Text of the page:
Breed Group: Working

Temperament and Behavior

The giant of the breeds frequently referred to as the gentle giants, Mastiffs are known best for their size and their calm, gentle, easy-going personality. They crave human companionship seeking out praise and affection. When well socialized and trained, they are loyal, devoted, and friendly, making them excellent companion dogs. They are generally good with children and other animals, however, given the breed’s size caution should be used with toddlers. They are respectful of strangers, which, when combined with their massive size, make them an above average guard dog and an exceptional watchdog even without barking, which they rarely do. Sedentary dogs with a relatively low energy level, they require a minimum of exercise and play time, although interaction with humans is crucial. They are not easily excited and make calm house pets, but require not only more interior space than many households have available, but a large car to transport them, large budget to feed them, and providing for all of their other giant-size needs. Not for people who need order and neatness, Mastiffs drool and sober copious amounts, especially after eating or drinking. When they shake their huge heads, everything nearby will be spattered with slime. Another trait, endearing to some, annoying to others, is their tendency to snort, grunt, and snore quite loudly. Many Mastiffs also howl at the sound of a close by siren.

Physical Characteristics

Massive, powerful dogs, their height averages from 28 to 34 inches tall and they weigh between 175 and 200 pounds with females being toward the lower end of these ranges. Although many pets are about 40 pounds lighter, Mastiffs can grow much larger and heavier. They have a short to medium coat, ranging in color from fawn to apricot, or brindle. No matter their coat color, all Mastiffs have a black mask surrounding their eyes and nose. Coat care is about average, brush them once or twice a week. They are average shedders. This breed does not tolerate heat and great care should be taken when exercising or traveling to protect them from it. Although capable of living outdoors in cool temperatures it is suggested Mastiffs live inside with their families- the companionship is important to them.

Trainer's Notes

With some lines being shy and some others tending toward aggression, Mastiffs need a reasonable amount of early, continuous socialization. If a shy dog is not socialized adequately, their shyness can turn into fear aggression which can result in defensive biting. To keep them under control, at the very least, owners should commit to basic obedience training well before they reach their adult size. With some having a propensity for stubbornness and a tendency to bore easily, they present a challenge to a novice trainer. Gentle training in short sessions several times a day is advised. Mastiffs have the potential to be wonderful companions, in fact, many are therapy dogs. But if not handled properly, they also have the potential to be a danger to society and a significant liability for their owner. As a result, this is not a breed for an unsophisticated dog owner.

Photo © by Radovan Rohovsky available under the GNUFDL



Health problems include 1 in 5 dogs affected by Hip Dysplasia with another 15% affected by Elbow Dysplasia. As with any deep-chested dog, owners should be familiar with Bloat. Several issues are seen that affect their eyes including Ectropion, PPM, and PRA, which causes blindness. Cystinuria, a specific type of urinary tract stone which requires special treatment, occurs in about 10% of males but very few females. Seizures affect another 10% of the breed with Epilepsy considered the leading culprit. Bone Cancer is also disproportionately seen. Mastiffs grow at such a fast rate, it’s important not to over-exercise dogs under 2 years of age as this can lead to joint problems. Like most giant breeds, Mastiffs have a relatively short life span, typically 6-8 years.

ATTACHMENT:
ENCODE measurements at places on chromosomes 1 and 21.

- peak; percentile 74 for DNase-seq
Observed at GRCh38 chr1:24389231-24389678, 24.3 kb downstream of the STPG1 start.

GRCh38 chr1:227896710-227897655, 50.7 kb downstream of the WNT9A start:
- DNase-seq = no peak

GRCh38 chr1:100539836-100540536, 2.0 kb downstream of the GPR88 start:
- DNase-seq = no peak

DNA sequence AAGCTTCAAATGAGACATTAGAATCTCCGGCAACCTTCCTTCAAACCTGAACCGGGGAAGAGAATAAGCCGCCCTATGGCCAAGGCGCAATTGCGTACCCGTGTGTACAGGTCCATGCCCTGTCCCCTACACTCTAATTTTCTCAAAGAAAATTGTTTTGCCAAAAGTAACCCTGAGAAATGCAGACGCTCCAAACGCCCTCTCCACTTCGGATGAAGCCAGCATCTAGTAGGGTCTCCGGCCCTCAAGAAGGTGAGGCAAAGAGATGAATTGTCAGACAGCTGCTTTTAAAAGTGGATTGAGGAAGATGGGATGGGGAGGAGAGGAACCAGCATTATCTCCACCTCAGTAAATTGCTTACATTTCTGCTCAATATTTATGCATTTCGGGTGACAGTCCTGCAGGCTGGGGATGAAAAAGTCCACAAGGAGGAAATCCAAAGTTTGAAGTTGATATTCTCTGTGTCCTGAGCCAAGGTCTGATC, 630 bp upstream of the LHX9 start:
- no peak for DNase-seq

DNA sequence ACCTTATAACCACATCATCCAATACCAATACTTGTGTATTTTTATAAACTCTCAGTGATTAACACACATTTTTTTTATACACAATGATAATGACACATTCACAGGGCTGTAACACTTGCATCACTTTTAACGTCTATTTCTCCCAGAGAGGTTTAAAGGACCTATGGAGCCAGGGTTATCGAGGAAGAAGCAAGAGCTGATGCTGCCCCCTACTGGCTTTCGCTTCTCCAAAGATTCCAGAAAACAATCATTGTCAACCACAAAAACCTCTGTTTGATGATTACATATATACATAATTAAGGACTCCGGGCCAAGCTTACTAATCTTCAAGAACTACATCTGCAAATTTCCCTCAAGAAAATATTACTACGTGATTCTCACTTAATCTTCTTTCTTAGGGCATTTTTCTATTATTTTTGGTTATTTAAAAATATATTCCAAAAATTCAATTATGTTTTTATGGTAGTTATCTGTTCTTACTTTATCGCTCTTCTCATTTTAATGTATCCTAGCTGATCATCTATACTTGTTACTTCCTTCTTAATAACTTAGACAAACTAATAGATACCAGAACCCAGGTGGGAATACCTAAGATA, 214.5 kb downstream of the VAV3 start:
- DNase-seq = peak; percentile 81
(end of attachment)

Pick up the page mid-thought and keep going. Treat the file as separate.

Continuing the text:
The AKC ranks Mastiffs 33rd in popularity with almost 7,000 dogs registered yearly.

Breed History

An ancient breed, their origins are lost in time; but many theories exist. Drawings similar to Mastiffs appear on Egyptian monuments, dating to 3000 BC. There is evidence of giant, mastiff-like dogs in Asia as far back as 2500 BC. Carvings from the Babylonian palace of Ashurbanipal depict mastiff-like dogs hunting lions. Phonecian traders may have brought them to England as early as the 6th century BC. The earliest reference to the Mastiff in literature appears in 1121 BC. In 219 BC, Hannibal had mastiff-type dogs in addition to elephants when he crossed the Alps to attack the Romans. The Romans used a mastiff-type dog called the Molossus as a war dog and as gladiators. English writer Geoffrey Chaucer described Mastiffs as “large as steer” in his writings in the late 1300s. In England, Mastiffs became popular as guard dogs and, as in Rome, they were used for entertainment in dog fights. There is evidence the first Mastiff came to America onboard the Mayflower with the breed becoming well established by the late 1800s. Nearly destroyed in Europe by both World Wars, it was reintroduced using stock from America.

Additional Information

Around the world Mastiff describes a number of breeds; but, in the U.S., Mastiff refers to the Old English Mastiff. The National Breed Club is the Mastiff Club of America.

Is A Mastiff THE BEST Dog For YOU?

Recommended Articles

Three Mistakes Most People Make Looking For A Dog

Six Questions You Must Be Able To Answer Before You Can Find Your Best Dog


The Complete Dog Selection System